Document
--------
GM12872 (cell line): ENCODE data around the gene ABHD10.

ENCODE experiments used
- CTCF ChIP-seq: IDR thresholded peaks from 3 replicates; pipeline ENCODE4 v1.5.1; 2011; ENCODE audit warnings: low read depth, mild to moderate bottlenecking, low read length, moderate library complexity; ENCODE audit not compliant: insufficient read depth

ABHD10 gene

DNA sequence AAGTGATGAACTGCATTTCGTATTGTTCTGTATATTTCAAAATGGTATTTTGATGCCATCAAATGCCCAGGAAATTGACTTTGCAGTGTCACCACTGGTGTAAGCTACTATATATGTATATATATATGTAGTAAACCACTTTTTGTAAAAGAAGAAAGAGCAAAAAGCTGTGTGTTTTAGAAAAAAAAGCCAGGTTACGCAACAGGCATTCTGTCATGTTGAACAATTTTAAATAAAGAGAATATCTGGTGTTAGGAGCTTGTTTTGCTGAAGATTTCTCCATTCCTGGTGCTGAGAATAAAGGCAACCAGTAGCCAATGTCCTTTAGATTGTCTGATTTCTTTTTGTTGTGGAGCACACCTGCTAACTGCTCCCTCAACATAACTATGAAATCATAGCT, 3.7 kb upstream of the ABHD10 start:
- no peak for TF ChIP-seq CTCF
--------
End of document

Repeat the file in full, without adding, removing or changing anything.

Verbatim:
GM12872 (cell line): ENCODE data around the gene ABHD10.

ENCODE experiments used
- CTCF ChIP-seq: IDR thresholded peaks from 3 replicates; pipeline ENCODE4 v1.5.1; 2011; ENCODE audit warnings: low read depth, mild to moderate bottlenecking, low read length, moderate library complexity; ENCODE audit not compliant: insufficient read depth

ABHD10 gene

DNA sequence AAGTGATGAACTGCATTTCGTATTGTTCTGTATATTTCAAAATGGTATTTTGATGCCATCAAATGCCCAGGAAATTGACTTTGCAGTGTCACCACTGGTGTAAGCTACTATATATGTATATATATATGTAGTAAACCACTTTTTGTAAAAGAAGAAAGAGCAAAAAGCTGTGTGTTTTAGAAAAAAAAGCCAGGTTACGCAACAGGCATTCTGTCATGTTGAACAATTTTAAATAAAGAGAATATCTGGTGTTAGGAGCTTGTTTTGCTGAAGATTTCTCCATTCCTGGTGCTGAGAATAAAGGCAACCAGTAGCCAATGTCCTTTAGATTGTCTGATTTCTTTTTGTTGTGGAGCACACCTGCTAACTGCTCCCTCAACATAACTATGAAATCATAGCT, 3.7 kb upstream of the ABHD10 start:
- no peak for TF ChIP-seq CTCF